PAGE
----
Inherited retirement assets come with their own set of tax rules. Unfortunately, these have only become more complex since 2019’s SECURE Act came into play.
Beneficiaries who inherit an inherited IRA should typically empty it within 10 years after its owner dies; however, exceptions exist for spouses, minor children, disabled individuals and those less than ten years younger.
Losing someone you care for can be heartbreaking, making it especially challenging for beneficiaries to think about the taxation implications of assets they inherit while grieving.
Spousal heirs may opt to keep an account open and adhere to its RMD schedule, or can use either of two withdrawal methods: five- or 10-year withdrawal methods that allow them to distribute funds over a longer period based on their life expectancies instead of those of the deceased.
Beneficiaries have several options when inheriting an IRA or another retirement account, such as a 401(k), 403(b) annuity or state deferred compensation plan, to invest their inherited funds. They could roll them over into an existing IRA or add them to an existing retirement plan such as 401(k), 403(b) annuity or state deferred compensation program; alternatively they could convert some or all of the inherited IRA funds to Roth IRAs which do not subject RMDs; choosing an effective strategy requires careful thought, which many benefit from consulting qualified tax or financial professionals when inheriting retirement accounts of this nature.
An Individual Retirement Account, or IRA, is a tax-advantaged investment account designed to store stocks, mutual funds and bonds tax-free until you take a distribution from it – at which point income taxes must be paid on it.
Assuming control of an inherited IRA involves complex withdrawal and tax rules depending on your relationship to its original account owner and whether or not it’s traditional or Roth. If it comes from your spouse, roll it into your retirement account as though it were your own; but if from someone other than them (ie chronic illness/disability/age >10) or from someone not related, withdrawal options are limited and must be completed within 10 years or it becomes subject to tax penalties.
Plan your withdrawals carefully to decrease taxes and stay out of a higher income tax bracket. Consider taking them over 10 years instead.
RMD rules for inherited accounts can be complex and vary based on type and age of original account holder. To ensure you make an informed decision about your options, it’s wise to consult a tax or financial professional.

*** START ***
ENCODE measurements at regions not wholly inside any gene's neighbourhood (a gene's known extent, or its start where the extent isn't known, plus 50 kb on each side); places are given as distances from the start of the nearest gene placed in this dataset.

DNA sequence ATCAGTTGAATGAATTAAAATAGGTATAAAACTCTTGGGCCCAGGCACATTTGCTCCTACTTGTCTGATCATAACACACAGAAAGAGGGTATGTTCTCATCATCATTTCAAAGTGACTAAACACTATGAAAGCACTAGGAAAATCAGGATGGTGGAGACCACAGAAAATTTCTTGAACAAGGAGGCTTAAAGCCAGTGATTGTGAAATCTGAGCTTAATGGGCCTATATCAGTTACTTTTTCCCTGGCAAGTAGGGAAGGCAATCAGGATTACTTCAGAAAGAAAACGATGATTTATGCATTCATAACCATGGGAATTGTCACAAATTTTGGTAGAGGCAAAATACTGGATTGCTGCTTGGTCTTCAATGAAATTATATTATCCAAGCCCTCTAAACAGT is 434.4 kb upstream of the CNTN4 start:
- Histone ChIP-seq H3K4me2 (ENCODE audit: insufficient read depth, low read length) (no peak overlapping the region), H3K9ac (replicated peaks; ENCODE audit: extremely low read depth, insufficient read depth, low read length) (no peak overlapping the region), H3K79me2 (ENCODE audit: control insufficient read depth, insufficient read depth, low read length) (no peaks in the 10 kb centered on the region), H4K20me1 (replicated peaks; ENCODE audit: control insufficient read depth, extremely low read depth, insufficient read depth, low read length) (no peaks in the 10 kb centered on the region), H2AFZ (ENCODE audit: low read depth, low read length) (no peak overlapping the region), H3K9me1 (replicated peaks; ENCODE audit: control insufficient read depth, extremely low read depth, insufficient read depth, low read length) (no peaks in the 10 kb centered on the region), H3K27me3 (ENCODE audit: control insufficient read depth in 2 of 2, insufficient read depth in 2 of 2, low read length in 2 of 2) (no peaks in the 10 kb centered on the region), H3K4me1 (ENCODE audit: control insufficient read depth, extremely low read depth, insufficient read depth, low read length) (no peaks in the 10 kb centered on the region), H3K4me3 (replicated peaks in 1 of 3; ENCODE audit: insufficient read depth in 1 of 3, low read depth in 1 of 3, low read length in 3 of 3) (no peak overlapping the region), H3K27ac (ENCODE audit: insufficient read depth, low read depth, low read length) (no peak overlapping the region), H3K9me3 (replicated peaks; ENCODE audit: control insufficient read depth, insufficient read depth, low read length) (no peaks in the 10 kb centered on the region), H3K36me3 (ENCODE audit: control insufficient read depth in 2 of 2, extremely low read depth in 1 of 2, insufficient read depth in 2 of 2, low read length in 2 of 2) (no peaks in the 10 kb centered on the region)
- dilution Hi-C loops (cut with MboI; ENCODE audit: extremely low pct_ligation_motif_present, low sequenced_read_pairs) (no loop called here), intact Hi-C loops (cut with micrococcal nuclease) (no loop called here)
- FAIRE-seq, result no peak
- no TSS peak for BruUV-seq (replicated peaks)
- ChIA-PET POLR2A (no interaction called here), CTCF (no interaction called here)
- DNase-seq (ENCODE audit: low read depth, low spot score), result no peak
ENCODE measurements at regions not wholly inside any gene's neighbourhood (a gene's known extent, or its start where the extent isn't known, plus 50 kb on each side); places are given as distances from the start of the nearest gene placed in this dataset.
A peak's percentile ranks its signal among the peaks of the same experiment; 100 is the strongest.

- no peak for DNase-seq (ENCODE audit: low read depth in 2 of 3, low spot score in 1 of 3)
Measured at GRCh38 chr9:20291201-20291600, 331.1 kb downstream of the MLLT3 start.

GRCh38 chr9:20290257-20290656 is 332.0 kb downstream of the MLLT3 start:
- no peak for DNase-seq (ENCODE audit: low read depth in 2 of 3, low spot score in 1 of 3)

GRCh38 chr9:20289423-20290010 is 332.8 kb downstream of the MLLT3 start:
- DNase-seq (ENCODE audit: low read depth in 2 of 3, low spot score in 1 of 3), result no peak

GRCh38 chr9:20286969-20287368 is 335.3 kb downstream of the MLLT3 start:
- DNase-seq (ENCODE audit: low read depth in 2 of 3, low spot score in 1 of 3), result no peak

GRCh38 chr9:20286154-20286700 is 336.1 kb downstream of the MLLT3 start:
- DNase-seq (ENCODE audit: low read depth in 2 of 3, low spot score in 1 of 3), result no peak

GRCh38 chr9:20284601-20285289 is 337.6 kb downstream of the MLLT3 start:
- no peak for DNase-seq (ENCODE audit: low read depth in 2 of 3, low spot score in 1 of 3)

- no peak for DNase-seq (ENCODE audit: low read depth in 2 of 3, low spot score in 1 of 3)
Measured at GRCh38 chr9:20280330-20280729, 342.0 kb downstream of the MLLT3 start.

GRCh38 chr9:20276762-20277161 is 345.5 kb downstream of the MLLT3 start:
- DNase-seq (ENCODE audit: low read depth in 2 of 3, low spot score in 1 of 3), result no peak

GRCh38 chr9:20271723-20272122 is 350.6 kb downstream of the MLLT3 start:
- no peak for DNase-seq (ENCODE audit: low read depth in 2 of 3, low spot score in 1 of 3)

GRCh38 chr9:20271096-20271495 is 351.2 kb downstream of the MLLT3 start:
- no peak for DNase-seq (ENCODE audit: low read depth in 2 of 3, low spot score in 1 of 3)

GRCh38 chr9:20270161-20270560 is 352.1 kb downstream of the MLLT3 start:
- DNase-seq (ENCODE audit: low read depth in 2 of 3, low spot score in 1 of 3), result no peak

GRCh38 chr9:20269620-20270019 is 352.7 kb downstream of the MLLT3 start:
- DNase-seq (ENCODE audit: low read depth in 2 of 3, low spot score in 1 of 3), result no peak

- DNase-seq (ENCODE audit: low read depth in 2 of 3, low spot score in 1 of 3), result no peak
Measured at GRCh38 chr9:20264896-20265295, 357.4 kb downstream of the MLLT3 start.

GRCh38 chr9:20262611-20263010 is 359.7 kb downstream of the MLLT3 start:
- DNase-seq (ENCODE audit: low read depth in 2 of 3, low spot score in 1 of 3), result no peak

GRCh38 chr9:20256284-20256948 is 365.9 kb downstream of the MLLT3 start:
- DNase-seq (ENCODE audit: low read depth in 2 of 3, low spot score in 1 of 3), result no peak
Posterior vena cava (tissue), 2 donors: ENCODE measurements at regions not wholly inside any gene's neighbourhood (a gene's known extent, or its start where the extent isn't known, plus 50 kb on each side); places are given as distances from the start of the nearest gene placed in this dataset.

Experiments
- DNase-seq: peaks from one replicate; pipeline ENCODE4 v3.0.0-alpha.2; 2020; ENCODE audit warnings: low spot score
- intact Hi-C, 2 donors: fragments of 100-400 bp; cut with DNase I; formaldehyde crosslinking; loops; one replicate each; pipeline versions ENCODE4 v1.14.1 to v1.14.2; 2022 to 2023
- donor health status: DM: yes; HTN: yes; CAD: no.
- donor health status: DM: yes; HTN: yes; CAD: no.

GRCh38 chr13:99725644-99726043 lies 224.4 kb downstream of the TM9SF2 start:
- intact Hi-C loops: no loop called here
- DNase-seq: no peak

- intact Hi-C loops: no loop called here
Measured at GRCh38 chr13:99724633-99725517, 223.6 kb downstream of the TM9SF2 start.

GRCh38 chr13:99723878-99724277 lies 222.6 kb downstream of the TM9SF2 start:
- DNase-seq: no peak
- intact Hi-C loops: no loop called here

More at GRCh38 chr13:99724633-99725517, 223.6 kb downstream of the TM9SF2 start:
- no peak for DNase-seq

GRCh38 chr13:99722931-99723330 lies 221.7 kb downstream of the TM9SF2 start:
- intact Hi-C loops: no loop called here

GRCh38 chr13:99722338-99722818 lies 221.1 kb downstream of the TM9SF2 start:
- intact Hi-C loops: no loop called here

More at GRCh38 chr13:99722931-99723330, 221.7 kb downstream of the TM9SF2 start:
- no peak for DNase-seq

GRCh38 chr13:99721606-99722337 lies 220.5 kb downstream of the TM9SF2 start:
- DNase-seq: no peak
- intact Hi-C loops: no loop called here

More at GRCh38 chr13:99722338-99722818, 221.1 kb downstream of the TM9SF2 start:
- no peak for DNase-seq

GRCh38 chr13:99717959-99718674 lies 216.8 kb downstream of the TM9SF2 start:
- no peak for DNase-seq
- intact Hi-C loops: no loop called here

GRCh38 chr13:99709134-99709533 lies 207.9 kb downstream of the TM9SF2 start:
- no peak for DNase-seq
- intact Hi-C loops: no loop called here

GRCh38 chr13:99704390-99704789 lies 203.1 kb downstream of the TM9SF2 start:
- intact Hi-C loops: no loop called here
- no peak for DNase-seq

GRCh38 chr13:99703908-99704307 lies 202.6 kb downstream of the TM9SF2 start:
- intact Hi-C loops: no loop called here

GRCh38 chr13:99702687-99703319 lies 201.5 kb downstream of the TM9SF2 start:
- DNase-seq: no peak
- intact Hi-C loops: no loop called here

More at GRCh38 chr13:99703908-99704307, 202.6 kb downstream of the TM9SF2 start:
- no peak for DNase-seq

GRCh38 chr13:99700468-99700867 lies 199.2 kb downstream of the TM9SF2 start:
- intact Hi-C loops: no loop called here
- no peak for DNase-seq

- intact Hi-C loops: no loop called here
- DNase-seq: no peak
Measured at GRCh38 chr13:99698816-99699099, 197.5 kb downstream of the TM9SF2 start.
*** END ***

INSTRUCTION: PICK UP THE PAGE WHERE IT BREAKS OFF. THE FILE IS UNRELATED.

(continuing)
Nonspouse beneficiaries generally cannot move distributions from an inherited IRA or plan account into their own IRAs or employer retirement plans, such as 401(k)s or 403(b) annuities; there may be exceptions (complex rules may apply), nor commingle assets belonging to multiple people owned by one individual into one IRA account.
Lump sum distributions can be costly from a tax perspective as they impose an immediate income tax bill and can place beneficiaries into higher tax brackets. A better approach may be taking regular withdrawals over a 10-year period to allow assets to continue growing tax-free – particularly important if beneficiaries still owe W2s and have yet to retire.
Though inherited IRA rules can be complex, there are ways to reduce taxes associated with them. If the account owner was aged 70 1/2 and didn’t need the money for income purposes, their beneficiary can make a qualified charitable donation from their inherited IRA to reduce balance without incurring income tax liability.
Non-spouse beneficiaries may wish to shift contributions and investment gains from pre-tax to after-tax status if it makes sense, as can beneficiaries with non-spousal relationships who inherit an IRA from its owner who passes away. Otherwise, beneficiaries could opt for lump sum distribution that won’t trigger the 10% early withdrawal penalty fee–although this strategy could push them into higher tax brackets with additional income taxes due. Options depend on who was the original account holder who died as well as when this occurred; please read up more here about IRA inheritance taxes!